The best way to learn all the ins and outs of Insignia sampling is simply doing it. Flemming and Ole were so kind as to invite me and Valters to assist in the 5th sampling. Due to mine and Valters agenda, the 5th sampling in Denmark was brought forward to Thursday and Friday 4 and 5 July. It was an interesting learning experience for myself and Valters to prepare package and coding, to do the pollen collection, taking out and inserting respectively the old and new APIStrips and Beehold tubes, collecting beebread and emptying the pollen trap, to have an indication of the time and energy spent on the labour before and after the field work. I learned/ was confirmed that coding/ sample preparation requires a consequent and accurate effort, beebread picking takes time in two ways, looking for the best frame and the picking itself, the facility of the APIStrip and Beehold tube change and the every time wonderful view of the diversity of pollen in the trap. All samples are stored in the freezer.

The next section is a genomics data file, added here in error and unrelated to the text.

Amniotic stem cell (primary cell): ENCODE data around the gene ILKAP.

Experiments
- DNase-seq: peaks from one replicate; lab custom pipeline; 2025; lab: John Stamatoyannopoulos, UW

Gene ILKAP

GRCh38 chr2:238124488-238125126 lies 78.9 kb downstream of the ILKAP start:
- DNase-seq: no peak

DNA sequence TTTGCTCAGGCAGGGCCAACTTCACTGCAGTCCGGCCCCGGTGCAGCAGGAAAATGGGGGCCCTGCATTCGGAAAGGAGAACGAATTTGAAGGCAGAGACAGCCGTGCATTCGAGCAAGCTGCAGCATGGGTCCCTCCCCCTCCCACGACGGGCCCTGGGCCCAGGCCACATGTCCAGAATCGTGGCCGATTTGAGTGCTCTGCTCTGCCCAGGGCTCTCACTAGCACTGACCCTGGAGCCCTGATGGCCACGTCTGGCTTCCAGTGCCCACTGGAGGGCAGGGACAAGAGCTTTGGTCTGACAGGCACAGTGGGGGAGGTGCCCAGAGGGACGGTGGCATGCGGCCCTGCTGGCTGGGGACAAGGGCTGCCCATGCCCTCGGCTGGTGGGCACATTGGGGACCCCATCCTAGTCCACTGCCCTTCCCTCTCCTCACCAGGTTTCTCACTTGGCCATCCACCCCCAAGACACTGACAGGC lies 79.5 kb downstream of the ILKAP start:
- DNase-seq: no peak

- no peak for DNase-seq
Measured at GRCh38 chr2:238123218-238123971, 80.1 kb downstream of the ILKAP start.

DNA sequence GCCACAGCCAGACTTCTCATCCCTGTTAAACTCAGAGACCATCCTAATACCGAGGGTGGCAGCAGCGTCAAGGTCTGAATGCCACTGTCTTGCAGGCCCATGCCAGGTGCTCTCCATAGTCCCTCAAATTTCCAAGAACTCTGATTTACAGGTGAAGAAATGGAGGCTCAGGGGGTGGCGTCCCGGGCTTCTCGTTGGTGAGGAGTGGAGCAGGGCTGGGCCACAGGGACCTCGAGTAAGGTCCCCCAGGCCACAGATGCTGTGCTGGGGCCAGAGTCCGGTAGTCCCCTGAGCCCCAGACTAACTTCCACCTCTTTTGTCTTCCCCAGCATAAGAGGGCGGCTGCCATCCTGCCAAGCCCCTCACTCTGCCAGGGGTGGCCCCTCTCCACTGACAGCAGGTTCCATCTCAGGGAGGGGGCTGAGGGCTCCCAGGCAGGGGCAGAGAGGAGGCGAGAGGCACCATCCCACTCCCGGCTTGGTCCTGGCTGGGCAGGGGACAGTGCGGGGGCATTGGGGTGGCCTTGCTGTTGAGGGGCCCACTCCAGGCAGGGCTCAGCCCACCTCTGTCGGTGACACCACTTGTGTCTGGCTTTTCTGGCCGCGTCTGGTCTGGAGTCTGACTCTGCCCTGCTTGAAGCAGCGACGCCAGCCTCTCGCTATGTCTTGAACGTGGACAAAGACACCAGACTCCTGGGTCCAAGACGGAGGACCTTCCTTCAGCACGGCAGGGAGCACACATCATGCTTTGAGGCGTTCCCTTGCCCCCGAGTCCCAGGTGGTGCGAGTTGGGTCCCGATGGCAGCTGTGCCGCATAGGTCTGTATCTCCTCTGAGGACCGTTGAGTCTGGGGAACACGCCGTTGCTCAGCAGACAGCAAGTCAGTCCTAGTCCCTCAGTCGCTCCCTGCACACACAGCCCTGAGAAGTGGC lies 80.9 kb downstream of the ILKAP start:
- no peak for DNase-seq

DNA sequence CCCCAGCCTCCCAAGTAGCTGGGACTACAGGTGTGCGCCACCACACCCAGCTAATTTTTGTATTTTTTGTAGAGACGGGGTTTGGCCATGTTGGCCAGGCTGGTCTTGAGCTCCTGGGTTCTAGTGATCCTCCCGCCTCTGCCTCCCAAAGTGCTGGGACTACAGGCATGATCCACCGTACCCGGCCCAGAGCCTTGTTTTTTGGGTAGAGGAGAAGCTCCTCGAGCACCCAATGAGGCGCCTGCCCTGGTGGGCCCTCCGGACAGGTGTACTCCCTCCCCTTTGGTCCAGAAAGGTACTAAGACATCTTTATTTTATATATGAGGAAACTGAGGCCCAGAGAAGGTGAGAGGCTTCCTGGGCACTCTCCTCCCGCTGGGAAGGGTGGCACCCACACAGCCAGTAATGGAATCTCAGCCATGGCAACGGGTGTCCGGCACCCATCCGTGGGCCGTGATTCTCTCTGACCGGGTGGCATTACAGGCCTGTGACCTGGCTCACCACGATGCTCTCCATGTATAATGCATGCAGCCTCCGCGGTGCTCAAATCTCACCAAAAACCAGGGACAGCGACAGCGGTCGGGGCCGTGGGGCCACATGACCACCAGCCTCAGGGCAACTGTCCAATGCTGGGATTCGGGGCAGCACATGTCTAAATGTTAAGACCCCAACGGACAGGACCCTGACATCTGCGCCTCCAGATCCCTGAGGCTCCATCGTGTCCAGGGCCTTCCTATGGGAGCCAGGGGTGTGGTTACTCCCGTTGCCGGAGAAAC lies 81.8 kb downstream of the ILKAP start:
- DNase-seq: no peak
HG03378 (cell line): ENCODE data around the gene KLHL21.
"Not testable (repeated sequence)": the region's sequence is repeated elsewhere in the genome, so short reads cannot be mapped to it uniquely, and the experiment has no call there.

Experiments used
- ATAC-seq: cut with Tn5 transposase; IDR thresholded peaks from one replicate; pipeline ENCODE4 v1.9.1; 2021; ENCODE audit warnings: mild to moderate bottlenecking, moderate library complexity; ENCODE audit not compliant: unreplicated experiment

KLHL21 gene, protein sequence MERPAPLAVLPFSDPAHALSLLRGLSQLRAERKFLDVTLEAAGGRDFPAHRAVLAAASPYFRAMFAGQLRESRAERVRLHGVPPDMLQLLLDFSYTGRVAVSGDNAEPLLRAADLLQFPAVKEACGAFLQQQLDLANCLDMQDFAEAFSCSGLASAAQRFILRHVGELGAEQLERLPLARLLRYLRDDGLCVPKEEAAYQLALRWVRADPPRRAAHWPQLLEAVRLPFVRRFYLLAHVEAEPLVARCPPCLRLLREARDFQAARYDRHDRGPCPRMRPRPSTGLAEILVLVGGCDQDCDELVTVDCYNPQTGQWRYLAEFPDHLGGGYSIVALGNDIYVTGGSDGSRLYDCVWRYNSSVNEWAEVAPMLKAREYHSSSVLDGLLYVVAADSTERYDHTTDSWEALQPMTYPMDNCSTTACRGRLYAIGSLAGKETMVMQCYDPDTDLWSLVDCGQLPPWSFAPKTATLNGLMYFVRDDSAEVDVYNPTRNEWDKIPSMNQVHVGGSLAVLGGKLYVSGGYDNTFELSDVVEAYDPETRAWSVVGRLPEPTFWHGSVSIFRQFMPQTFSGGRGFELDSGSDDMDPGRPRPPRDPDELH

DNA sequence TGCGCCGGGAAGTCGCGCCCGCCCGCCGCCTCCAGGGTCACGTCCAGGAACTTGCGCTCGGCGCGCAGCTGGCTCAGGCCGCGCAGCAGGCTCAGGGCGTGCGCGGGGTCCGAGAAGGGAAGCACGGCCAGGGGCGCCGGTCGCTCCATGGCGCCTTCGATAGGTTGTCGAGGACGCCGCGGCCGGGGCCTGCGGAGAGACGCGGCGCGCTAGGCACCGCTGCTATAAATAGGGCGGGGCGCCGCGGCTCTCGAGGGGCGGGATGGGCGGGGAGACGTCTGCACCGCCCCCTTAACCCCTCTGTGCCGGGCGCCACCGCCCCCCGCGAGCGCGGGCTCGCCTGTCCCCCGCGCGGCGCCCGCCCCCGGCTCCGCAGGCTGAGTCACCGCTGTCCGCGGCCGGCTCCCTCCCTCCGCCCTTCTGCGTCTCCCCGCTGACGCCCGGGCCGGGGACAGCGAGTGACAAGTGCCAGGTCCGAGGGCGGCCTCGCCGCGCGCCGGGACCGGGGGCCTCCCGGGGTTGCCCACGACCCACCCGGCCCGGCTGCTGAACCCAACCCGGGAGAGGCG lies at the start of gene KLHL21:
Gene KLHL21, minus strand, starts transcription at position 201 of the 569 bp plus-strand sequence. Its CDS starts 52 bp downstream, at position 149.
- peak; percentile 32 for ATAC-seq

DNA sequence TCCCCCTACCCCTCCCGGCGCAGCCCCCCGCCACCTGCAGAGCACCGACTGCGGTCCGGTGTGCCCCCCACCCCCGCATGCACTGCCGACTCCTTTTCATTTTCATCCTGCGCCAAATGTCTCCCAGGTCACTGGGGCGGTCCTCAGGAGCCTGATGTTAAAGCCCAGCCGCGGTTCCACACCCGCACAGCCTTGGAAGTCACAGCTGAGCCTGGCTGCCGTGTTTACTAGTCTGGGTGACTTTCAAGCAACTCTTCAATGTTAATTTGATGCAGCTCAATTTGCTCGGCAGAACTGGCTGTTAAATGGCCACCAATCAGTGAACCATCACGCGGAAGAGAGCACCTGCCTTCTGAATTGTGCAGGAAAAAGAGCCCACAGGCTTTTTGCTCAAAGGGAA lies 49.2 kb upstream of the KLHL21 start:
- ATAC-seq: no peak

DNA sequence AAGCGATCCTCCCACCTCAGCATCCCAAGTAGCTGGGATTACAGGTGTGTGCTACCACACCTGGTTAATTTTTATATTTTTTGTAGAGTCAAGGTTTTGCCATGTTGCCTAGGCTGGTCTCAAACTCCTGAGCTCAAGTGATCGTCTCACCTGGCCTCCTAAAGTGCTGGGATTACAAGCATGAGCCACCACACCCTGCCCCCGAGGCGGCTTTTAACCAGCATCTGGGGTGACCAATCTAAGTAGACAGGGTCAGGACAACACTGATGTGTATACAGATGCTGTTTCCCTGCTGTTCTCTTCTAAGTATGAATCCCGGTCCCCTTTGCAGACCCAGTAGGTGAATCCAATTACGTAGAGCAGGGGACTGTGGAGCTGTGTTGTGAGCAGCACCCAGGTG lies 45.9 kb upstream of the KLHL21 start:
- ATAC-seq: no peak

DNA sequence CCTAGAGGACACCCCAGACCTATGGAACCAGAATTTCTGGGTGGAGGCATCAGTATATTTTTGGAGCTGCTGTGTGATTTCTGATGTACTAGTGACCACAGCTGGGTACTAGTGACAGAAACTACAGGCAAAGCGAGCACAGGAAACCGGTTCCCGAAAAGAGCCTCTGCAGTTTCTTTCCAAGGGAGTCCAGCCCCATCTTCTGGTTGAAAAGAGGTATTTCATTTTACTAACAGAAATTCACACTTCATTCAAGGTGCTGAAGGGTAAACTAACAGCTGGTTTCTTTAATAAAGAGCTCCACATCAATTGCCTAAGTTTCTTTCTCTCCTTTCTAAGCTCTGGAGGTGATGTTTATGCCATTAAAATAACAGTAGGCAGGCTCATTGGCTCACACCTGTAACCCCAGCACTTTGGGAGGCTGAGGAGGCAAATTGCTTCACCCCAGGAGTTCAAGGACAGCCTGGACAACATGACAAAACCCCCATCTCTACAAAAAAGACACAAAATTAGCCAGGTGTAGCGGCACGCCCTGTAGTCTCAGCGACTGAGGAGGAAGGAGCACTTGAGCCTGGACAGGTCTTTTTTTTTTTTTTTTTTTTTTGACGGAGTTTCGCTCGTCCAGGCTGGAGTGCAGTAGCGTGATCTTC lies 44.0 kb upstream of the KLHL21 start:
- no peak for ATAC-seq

Just a reminder for sending the samples latest half July as described in the picture manual except alcohol on trapped pollen for PCR (and not for pesticide analyses).
– trapped pollen for pollen identification are sent to Alice in alcohol 96%,
– Beehold tubes and beebread straws are sent, wrapped together with frozen icepacks in an insulating package of e.g. plastic foil with air bubbles or styrofoam box.
– APIStrips, Beehold tubes, trapped pollen and bee bread are sent to the labs wrapped together with frozen icepacks from the freezer in an insulating package of e.g. plastic foil with air bubbles or styrofoam box.
– The division, where to send the samples for pesticide residue analyses will be announced in time.
Insignia recently got presented in the Latvian Beekeepers Magazine “Biskopis”. The association has 3.200 beekeepers, but even additional copies were distributed with the country. In total there are 4.200 beekeepers having 102.000 colonies. Main flow is oilseed rape, lime tree, clover, heather etc.